(Newsroom America) – The Government Accountability Office on Wednesday sent a letter to the head of the Department of Health and Human Resources questioning the legality of a planned $8.3 billion test program for Medicare Advantage, which the agency had previously recommended be scrapped because it mostly rewarded weak performers.
The letter to HHS chief Katherine Sebelius from GAO general counsel Lynn Gibson said the Centers for Medicare and Medicaid Services had not sufficiently justified that it had the legal authority under the Social Security Act to employ the program, Law360.com, a legal news site, reported.
The program’s aim, CMS says, is to test an alternative method for calculating bonus payments for health care providers of Medicare Advantage, also known as Medicare Part C.
“To the contrary ... we remain concerned about the agency’s legal authority to undertake the demonstration,” Gibson wrote.
The Social Security Act gives the HHS chief broad authority as an executive branch agency to run test programs as a way to find more efficient ways of providing Medicare payments. But any such program has to meet a number of criteria; they include providing more incentives to Medicare Part C plans as a way to increase economy of Medicare services and allowing HHS to find out whether such alternatives actually increase the efficiency of Medicare services.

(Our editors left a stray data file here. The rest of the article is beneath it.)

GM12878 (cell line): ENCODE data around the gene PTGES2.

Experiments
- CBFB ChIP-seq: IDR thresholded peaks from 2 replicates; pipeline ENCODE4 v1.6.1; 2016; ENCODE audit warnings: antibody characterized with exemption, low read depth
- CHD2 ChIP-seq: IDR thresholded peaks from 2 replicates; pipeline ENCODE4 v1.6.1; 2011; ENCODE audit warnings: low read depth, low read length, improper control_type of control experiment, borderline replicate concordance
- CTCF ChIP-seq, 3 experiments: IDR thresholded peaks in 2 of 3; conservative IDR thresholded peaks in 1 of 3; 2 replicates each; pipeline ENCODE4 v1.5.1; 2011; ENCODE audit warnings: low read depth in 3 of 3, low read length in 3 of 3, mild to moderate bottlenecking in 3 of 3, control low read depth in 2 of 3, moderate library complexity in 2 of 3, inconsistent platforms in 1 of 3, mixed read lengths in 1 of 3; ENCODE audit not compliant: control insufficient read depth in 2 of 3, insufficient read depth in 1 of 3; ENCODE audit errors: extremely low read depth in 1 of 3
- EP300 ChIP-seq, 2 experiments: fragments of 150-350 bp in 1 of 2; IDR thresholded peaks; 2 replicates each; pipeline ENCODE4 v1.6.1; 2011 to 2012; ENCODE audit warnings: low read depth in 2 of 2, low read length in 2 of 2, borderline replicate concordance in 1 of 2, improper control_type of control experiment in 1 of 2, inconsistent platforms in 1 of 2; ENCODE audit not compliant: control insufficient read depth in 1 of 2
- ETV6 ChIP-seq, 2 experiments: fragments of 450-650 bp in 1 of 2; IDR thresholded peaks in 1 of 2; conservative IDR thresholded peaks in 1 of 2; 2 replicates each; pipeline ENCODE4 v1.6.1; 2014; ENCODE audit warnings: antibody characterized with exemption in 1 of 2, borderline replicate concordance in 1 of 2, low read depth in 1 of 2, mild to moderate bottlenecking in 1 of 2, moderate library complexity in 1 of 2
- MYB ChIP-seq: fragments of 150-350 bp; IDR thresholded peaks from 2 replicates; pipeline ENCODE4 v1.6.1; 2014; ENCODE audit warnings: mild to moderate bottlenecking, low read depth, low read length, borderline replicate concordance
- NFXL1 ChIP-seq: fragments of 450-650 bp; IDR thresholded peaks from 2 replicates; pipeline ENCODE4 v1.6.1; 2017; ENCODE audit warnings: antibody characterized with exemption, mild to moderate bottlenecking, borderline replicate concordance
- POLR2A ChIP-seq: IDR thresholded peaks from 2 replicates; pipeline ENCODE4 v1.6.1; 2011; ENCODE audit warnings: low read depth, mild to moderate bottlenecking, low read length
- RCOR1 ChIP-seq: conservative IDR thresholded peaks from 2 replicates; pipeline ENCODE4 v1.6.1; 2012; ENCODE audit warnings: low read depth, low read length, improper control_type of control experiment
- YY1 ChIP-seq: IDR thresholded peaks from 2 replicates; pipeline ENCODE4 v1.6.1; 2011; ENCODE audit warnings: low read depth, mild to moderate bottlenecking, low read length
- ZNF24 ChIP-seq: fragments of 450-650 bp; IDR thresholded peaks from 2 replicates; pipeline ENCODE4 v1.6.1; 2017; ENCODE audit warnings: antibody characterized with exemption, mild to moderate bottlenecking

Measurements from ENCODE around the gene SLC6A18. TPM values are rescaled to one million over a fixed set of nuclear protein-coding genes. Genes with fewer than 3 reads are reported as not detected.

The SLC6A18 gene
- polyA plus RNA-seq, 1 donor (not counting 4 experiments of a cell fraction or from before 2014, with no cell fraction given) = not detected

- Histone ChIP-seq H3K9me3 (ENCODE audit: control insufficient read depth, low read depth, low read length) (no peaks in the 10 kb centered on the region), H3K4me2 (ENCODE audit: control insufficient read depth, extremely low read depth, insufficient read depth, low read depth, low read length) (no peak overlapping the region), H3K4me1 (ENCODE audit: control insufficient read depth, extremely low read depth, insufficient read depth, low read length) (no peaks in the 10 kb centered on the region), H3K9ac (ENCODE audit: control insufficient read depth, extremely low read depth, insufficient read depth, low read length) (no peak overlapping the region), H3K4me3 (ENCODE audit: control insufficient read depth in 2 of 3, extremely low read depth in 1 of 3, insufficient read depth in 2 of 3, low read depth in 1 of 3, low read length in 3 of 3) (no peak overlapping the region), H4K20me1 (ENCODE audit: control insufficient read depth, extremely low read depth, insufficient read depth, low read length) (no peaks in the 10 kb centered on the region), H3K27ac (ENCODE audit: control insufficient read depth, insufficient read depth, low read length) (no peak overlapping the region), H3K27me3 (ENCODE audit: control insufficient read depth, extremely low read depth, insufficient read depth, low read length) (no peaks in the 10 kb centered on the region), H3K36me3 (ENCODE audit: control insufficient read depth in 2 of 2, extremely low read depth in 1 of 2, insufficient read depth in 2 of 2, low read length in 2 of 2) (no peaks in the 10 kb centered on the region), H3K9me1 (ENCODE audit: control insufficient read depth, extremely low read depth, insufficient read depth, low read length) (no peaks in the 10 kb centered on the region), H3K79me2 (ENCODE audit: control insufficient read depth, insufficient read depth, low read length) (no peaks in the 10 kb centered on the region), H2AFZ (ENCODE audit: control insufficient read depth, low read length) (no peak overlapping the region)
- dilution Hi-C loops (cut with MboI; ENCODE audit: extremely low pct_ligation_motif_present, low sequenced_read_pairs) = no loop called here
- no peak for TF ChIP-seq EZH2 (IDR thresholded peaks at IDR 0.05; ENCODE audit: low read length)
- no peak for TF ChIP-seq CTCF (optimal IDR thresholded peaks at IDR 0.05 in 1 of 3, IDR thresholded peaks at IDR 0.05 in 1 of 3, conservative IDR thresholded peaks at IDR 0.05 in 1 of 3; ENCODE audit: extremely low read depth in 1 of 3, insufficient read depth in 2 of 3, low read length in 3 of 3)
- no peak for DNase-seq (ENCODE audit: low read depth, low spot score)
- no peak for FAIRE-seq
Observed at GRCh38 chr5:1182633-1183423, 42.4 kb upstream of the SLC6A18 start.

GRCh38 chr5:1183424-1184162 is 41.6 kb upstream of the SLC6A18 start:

Gibson, in her letter, said “CMS has not established that either” of those criteria were met.
An audit of the test program released in April by the GAO said more than $5.3 billion of the estimated $8.3 billion cost of the program over the next decade – an amount that dwarfed the cost of all Medicare demonstration programs since 1995 – would mostly be used to pay bonuses to Medicare Part C plans that had only average performance histories in terms of clinical quality, contract performance and patient experience, the legal site reported.
The GAO said the program’s design is also flawed, which prevents a credible evaluation of its effectiveness. Instead, the GAO recommended that CMS stay with a bonus system mandated by the Patient Protection and Affordable Care Act – President Obama’s signature health reform law – which only rewards above-Average Part C performers.
CMS officials dismissed the GAO’s legal concerns Thursday.
“There is long-standing precedent for this type of demonstration, with Republican and Democratic administrations using this authority in this way,” a CMS spokesman said in an email to the legal Web site. “This demonstration will give Medicare Advantage plans incentives to improve quality of care for millions of seniors and people with disabilities.”
The original GAO report was requested by Sen. Orrin Hatch, R-Utah, who claimed the CMS program was just a political ploy by the White House to divert attention from cuts to the Medicare Advantage program. He also questioned its legality.
© 2012 Newsroom America.